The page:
Features Guest Column Published 14 September 2012

Make It Yourself

The benefits of making work the hard way.

Hannah Silva

Following my last column, I had an email exchange with the playwright Joanna Laurens, an extract of which is published on my blog. Laurens talks about her early success and the impact of a round of negative reviews on her career a couple of years later; she discusses the challenges of what she calls the “business side” of writing and its incompatibility with her creative process. I asked why she did not try other avenues to getting her work produced once the new writing theatres were no longer an option:

“I think perhaps because I hadn’t struggled starting out, I just had no idea how to do all that. I had no idea who to approach for funding, why anyone would want to give me money for free, who would want to be involved in producing anything I wrote (or why), how it all worked and so on.  Everything had fallen into my lap with The Three Birds and I didn’t even know the difference between a director and a producer at the time, so understanding the vagaries of funding was far beyond me.”  

My conversation with Laurens has made me wonder whether having to fight right from the beginning might be the best thing that can happen to someone who wants to stay in this industry right until the end.

Theatremakers are only interested in buildings, organisations, funders – the “business side” – because we need to be in order to survive and make our own work. Obviously it’s the work that’s the point: writing, being in a space with performers, having ideas, collaborating, making something that didn’t exist before these people got together, performing it to an audience, watching it with an audience. Making something meaningful; realising what it means.

Making and watching live performance goes beyond anything else I’ve ever experienced. When I watched dance as a child I discovered that the magic of theatre is not what happens on stage, but what happens in my imagination as I watch. Theatre has the potential to trigger questions and provoke realisations that are deeply personal and connected to what it is to be human.

Which is why I find spending 90% of my time writing funding applications, applying to opportunities, sending emails, networking, blogging, managing budgets, writing copy, knocking on doors – knocking and knocking – worthwhile.

I have been doing all the above for some time, and now my work as a playwright/librettist/director/poet/performer/workshop leader is actually paying the bills. And that’s without ever having had my work produced by a theatre.

The poet Deborah Stevenson recently told me about a recurring theme in her discussions with other artists. The biggest step, the breakthrough moment of an artist’s career, is when they find that it is possible to make a living from what they do.  Deborah reached that moment at twenty-one, not through sudden rave reviews, hype and commissions, but by building a portfolio of work, learning from others, setting herself up in places where she is needed and working fourteen hour days from the age of fifteen.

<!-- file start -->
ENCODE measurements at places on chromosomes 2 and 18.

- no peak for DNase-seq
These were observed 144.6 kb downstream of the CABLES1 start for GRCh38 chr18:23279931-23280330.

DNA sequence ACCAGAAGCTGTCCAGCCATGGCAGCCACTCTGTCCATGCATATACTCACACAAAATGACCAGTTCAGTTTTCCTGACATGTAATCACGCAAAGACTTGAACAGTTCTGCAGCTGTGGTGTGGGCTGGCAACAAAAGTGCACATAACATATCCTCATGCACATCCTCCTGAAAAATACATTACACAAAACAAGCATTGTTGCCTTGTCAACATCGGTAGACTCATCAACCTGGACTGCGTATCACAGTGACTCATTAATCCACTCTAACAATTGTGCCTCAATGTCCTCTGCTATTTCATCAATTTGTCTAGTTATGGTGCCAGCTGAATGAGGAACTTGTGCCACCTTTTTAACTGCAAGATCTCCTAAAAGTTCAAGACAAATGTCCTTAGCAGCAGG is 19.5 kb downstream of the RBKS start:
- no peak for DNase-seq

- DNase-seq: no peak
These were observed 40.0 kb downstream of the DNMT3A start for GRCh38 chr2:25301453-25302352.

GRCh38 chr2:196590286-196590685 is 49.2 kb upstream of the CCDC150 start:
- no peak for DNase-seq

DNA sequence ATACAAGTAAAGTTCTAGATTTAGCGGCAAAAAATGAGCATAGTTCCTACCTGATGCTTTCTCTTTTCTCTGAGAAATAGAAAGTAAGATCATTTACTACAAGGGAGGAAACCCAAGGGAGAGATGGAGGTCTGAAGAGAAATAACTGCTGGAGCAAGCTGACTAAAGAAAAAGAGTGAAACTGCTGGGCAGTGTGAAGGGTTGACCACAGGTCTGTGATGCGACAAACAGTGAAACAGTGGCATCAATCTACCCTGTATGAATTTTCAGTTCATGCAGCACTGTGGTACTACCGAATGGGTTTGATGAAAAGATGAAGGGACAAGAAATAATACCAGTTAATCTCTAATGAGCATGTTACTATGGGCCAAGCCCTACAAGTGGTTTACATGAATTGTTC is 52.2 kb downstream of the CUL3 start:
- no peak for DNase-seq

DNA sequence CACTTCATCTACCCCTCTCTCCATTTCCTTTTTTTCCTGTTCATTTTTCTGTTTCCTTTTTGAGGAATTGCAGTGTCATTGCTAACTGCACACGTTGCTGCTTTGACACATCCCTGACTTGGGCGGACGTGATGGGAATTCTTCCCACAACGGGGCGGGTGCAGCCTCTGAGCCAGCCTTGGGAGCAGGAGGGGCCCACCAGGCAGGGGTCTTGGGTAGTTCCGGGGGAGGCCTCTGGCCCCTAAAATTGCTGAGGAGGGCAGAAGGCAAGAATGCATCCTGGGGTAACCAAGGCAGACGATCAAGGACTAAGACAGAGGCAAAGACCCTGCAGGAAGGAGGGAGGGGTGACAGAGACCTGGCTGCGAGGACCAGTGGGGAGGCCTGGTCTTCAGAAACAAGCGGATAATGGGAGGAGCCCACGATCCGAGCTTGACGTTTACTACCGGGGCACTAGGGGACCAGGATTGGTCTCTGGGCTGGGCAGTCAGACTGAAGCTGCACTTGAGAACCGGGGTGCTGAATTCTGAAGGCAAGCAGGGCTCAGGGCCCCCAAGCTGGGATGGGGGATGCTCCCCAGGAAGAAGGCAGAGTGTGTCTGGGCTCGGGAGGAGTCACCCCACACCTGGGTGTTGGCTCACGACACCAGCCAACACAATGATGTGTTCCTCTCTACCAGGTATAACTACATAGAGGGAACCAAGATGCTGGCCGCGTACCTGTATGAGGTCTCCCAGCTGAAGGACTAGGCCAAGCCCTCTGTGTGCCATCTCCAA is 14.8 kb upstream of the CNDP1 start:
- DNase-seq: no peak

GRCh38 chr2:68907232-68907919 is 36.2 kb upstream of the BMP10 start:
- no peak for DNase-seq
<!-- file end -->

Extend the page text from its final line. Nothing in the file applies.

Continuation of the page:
It has always frustrated me to hear people say that they got where they are through luck, or some kind of “big break”.  I prefer the idea that it’s not luck, but hard work. If it’s hard work, determination and passion that is required, I can do it. “Luck” I have no control over.

But perhaps I have been lucky that my plays were never accepted by a new writing theatre. Lucky that I’ve never been “spotted” or had a “big break” or been taken on by a well-known producer or agent. I’m relishing my year ahead, and planning the years after that. Knocking on doors gets easier; doors start opening. When they do finally open, it may be that what’s behind them is no longer needed.

There was a time when doing many things might have been viewed negatively, but today having a multi-faceted career is a necessity. Social media has given theatremakers voices; we can talk back, we can debate, we can contextualise. We’re much less likely to be persecuted by a critic if that critic has realised we actually exist outside of our work and we think about what we do. We’re much less likely to find our careers crashing down around us when we’re producing our own work and have more than one job description.

More and more of us are finding ways to build our own careers and construct a portfolio of work that enables us to do this full time. Perhaps the only way to make the work we want to make, to build a sustainable career that doesn’t collapse once we’re not “in” anymore, is to do it this way, the hard way.

Funding is being cut. Theatres are risk adverse. This is the time to make our most ambitious, risk-taking ideas. Apply for funding. Apply for opportunities. Keep knocking on doors while climbing over walls.

Make it yourself. The only theatre that will survive in this climate is the theatre that has to be made.

Hannah Silva is a writer, performer and theatremaker who is currently touring with her production Opposition. She also regularly blogs on her website.

Photo: Eileen Long

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Hannah Silva is a contributor to Exeunt Magazine

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